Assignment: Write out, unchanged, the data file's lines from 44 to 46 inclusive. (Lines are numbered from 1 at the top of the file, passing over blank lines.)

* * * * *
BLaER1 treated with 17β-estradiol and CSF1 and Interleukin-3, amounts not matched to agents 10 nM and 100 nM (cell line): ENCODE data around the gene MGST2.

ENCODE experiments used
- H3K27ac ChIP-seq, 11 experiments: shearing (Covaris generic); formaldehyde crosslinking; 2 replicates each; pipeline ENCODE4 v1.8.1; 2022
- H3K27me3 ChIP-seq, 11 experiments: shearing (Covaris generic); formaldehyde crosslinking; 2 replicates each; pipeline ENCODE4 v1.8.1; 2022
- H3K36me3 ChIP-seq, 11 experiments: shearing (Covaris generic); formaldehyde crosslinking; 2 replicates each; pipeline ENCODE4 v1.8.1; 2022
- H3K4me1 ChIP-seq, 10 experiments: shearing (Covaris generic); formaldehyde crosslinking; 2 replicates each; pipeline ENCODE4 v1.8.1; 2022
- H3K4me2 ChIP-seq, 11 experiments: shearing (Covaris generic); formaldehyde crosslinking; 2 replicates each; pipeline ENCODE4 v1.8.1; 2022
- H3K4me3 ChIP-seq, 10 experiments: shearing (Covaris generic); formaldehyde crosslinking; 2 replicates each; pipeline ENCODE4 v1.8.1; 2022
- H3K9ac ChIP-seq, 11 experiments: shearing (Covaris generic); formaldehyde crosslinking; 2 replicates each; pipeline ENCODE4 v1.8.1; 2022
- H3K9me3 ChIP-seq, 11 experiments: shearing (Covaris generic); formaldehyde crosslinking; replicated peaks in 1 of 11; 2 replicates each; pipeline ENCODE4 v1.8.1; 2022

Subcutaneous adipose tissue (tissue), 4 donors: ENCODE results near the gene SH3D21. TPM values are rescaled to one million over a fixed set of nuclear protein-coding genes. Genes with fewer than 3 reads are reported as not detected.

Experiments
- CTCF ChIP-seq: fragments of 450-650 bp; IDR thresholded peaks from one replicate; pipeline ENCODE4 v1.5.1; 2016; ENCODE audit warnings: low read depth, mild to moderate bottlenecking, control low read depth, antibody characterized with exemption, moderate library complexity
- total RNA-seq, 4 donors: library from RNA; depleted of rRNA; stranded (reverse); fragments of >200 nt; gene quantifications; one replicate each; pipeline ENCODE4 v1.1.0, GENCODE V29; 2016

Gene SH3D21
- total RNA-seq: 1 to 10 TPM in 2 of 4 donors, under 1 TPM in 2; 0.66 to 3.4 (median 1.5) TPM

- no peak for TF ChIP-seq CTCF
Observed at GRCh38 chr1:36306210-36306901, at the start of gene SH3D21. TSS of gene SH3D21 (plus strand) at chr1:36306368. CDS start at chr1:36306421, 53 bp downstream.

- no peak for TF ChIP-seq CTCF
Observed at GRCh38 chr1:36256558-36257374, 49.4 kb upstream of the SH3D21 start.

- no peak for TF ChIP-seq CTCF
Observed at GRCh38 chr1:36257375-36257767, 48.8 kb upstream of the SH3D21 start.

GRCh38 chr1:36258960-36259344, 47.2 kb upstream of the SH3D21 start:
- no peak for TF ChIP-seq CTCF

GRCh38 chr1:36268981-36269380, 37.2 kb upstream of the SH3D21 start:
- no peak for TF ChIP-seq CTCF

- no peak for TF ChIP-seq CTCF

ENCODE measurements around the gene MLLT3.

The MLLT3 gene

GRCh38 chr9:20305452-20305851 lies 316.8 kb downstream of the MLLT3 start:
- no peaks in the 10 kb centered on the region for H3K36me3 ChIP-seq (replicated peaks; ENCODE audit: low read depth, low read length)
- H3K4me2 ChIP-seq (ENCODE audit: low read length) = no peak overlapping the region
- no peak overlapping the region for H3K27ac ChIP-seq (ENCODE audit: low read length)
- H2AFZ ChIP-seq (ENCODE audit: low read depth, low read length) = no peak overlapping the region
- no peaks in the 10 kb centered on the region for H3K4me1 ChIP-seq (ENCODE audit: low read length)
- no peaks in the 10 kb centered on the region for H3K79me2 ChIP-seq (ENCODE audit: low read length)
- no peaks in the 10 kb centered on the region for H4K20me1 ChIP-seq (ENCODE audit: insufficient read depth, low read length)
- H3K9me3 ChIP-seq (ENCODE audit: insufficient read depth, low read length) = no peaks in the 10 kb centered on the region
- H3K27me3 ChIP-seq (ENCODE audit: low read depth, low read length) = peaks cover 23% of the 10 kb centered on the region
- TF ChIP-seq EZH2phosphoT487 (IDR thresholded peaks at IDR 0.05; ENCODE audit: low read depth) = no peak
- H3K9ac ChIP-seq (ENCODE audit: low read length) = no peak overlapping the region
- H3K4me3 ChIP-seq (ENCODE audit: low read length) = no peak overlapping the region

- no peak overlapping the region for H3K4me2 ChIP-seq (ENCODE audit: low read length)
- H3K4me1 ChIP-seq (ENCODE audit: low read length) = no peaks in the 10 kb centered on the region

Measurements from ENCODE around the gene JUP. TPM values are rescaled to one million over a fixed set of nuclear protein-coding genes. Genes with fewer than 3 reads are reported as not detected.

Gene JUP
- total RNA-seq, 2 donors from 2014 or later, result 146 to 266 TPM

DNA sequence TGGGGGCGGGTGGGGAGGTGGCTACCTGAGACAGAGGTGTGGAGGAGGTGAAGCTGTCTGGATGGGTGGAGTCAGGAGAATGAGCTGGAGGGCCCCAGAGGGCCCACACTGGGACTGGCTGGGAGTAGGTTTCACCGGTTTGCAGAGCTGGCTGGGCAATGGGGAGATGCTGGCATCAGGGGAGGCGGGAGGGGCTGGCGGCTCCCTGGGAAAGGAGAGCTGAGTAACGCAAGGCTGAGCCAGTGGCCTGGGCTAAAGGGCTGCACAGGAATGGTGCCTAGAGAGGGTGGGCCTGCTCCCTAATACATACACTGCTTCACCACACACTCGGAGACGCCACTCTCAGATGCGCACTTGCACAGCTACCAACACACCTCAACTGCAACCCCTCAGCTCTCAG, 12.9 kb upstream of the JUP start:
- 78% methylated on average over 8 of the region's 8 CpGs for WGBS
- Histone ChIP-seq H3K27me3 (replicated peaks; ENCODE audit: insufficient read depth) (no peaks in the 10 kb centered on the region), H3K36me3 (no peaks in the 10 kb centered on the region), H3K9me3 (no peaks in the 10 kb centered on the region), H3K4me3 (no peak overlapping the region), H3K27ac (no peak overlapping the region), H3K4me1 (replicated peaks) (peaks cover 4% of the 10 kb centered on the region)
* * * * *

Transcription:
- H3K4me1 ChIP-seq (ENCODE audit: low read length) = no peaks in the 10 kb centered on the region

Measurements from ENCODE around the gene JUP. TPM values are rescaled to one million over a fixed set of nuclear protein-coding genes. Genes with fewer than 3 reads are reported as not detected.

Gene JUP